I never understand it when a candidate shows up late for an interview. It’s a job interview, and presumably since you scheduled it, employers assume you want the job. I mean, I JUST don’t understand when a candidate shows up 30 minutes late and expects that the employer will still want to conduct the interview. Would you show up to your wedding 30 minutes late? (If the answer is yes, its likely best to stick with the singles scene for while)
While life indeed “happens” – traffic occurs (especially if you live here in DC!), kids get sick, and clocks lose power occasionally, there are things you have in your power to ensure that you can reduce the potential for you to be late for a job interview.
- Leave with plenty of time. If you know that a commute to a certain area can be hectic, give yourself plenty of time to get there. Get there too early? I’m sure one of these places would be happy to take your $5.25 for a latte while you prepare further for the interview. Additonally, try to schedule your interview at non-peak times of the day if you are going to a place that is notoriously traffic-laden in the AM or PM rush hours.
- Map it out and take a test drive prior to the interview. Saying that you got lost on the way to an interview tells an employer that you A. Don’t know how to use technology (specifically a GPS) OR B. Didn’t bother to map out the locale. With as much technology as we have on smart phones these days, everything can be found with a few slides of the thumb.
- Have backup alarms to get you up well ahead of time. “I overslept” just doesn’t work for employers. You have an alarm clock, your cell phone, the old school telephone (yes, ask someone for a wake up call if that is a challenge for you)
Always have a plan and stick to that plan. You get one shot your potential employer to make your 1st impression. This is one of the easiest slip-ups to control, so take ownership of it. Employers remember who was late, and who stood them up. The memory of a good recruiter is a vast expanse that holds more long term tidbits than should be allowed by law. They will remember you. Make sure its for the right reasons.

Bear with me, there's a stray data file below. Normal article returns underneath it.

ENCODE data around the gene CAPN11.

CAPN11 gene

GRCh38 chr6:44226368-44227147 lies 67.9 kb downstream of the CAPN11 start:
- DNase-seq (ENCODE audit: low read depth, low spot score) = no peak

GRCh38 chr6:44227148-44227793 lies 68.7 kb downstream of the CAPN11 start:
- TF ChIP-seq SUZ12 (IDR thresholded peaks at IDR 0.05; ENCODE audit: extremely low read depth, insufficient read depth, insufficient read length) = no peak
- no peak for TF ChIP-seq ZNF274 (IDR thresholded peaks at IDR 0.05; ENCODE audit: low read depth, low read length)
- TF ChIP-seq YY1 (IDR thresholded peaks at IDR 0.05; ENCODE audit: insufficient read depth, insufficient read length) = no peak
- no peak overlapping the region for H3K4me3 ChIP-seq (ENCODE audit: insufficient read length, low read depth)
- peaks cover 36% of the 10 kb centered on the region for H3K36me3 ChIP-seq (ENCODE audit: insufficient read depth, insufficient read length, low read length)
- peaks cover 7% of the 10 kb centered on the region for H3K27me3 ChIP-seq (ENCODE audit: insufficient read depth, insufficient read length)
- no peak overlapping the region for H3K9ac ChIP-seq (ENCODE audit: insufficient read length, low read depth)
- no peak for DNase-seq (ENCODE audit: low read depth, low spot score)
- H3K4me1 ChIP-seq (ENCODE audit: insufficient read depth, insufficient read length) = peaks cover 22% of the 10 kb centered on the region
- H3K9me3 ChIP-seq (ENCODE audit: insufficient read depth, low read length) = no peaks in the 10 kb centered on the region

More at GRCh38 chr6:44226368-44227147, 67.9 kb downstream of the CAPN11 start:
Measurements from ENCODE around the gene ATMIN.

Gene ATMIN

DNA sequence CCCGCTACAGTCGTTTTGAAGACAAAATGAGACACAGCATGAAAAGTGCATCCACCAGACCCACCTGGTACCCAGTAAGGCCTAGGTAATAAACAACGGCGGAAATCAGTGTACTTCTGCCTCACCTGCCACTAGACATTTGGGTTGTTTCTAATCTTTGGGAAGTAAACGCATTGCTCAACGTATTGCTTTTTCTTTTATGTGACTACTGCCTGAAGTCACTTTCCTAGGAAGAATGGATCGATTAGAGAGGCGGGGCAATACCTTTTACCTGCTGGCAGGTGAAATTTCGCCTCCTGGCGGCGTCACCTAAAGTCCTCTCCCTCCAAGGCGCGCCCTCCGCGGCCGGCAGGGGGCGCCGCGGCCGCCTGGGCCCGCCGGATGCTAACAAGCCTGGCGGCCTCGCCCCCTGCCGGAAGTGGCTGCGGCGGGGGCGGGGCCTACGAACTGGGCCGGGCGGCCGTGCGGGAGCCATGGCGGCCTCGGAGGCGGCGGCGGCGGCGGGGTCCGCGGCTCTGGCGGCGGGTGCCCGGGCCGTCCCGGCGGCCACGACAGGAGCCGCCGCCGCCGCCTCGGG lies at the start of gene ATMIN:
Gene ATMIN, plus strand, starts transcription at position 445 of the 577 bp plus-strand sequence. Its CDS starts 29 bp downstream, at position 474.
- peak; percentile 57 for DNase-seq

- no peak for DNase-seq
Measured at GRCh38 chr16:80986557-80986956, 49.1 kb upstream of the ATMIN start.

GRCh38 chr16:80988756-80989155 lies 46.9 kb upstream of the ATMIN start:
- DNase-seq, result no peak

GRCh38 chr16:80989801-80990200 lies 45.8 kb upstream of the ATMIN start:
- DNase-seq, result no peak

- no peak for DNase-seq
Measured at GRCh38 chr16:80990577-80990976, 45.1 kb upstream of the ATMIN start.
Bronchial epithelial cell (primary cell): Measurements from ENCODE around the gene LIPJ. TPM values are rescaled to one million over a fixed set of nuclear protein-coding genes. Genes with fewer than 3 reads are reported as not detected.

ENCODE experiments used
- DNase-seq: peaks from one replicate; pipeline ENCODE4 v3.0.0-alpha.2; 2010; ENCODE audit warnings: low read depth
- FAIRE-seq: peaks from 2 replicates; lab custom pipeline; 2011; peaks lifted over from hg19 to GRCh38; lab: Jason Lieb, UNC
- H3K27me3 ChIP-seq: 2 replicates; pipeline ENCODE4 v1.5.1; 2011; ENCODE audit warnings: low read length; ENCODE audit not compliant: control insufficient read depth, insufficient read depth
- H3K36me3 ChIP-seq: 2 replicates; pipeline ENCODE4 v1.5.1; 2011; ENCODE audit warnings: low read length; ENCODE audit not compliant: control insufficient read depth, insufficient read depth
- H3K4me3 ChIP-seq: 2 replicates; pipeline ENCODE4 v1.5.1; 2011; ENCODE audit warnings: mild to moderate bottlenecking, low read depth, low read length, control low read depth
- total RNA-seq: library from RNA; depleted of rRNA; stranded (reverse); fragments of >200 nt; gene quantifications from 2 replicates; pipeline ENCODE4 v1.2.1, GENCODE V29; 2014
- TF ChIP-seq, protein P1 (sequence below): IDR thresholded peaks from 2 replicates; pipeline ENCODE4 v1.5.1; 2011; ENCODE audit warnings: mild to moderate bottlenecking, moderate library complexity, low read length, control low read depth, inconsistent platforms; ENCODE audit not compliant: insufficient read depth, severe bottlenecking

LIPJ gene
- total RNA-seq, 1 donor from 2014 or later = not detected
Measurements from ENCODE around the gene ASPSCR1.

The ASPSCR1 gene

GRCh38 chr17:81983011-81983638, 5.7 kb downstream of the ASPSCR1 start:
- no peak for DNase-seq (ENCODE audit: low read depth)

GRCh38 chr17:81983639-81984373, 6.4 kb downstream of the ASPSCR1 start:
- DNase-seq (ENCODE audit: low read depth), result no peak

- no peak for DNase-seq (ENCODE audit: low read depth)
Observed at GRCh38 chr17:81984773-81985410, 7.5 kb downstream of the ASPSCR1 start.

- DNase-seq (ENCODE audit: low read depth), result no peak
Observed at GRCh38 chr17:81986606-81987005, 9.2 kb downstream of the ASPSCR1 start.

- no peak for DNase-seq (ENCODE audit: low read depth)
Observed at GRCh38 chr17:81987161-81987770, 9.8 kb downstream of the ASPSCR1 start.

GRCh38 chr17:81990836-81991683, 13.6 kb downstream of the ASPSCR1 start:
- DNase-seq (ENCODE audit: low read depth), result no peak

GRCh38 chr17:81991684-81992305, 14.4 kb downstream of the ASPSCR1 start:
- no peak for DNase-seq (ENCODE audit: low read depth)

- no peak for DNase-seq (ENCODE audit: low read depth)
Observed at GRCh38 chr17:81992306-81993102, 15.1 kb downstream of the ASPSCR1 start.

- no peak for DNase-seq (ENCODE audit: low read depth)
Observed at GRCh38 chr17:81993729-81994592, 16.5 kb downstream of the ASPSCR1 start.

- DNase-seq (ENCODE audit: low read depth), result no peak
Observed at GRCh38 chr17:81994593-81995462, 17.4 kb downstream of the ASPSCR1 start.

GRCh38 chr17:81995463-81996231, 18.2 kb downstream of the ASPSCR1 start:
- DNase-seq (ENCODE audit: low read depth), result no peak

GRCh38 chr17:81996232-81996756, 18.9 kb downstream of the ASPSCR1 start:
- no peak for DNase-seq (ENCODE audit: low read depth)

I ran late for an interview only once. It happened because it was raining and there was an accident, of which I got caught up in the traffic, so it was not my fault even though I left in plenty of time.
However, as soon as I realized I would be late, I called the receptionist and asked them to relay the message to the interviewer about what had happened and that I would possibly be 10-15 minutes late. As it turned out, I was only 5 minutes late and they were fine and very understanding about it given that I had called ahead. I later saw that the accident had made the news.
Thanks for the comment, Missdisplaced. Completely acceptable scenario. There are some things out of our control. But when I hear a candidate say, oh I got lost, or oh I thought it would only take me 15 minutes to get here, I find that to be the harder part to swallow. We’ve all been there, but it’s just a matter of controlling what you can control.
I also admire that you called and gave a heads up. That is markedly preferred over the alternative of just showing up and providing an explanation.
Agree on that.
NOT bothering to call nowadays is completely unprofessional and inexcusable, especially for the younger generation who professes to be so “connected” with the modern technology of cellphones. If you are running late, for god’s sake CALL to explain yourself! My other tip is this: It pays to be VERY polite and nice to the receptionist, whether on the phone or in person. They will often relay their conversations and initial perceptions about potential applicants with the person doing the hiring. Think of them as the gatekeeper of the organization.
At my last job, the receptionist told me [much, much later] that she knew I would get the job because some of the people coming in were quite rude, didn’t do a good job filling out the paper job application, or just plain old acted weird while waiting in the foyer to be interviewed. She said one guy couldn’t even be bothered to get off his cell phone, and carried on a conversation the whole time he was waiting! Jeez! you’d think people would know better?
This (arriving late for an interview) happened to me for the first time this week. My life has been really hectic for the last few months and I scrambled to line up the interview for the time they needed me to come in.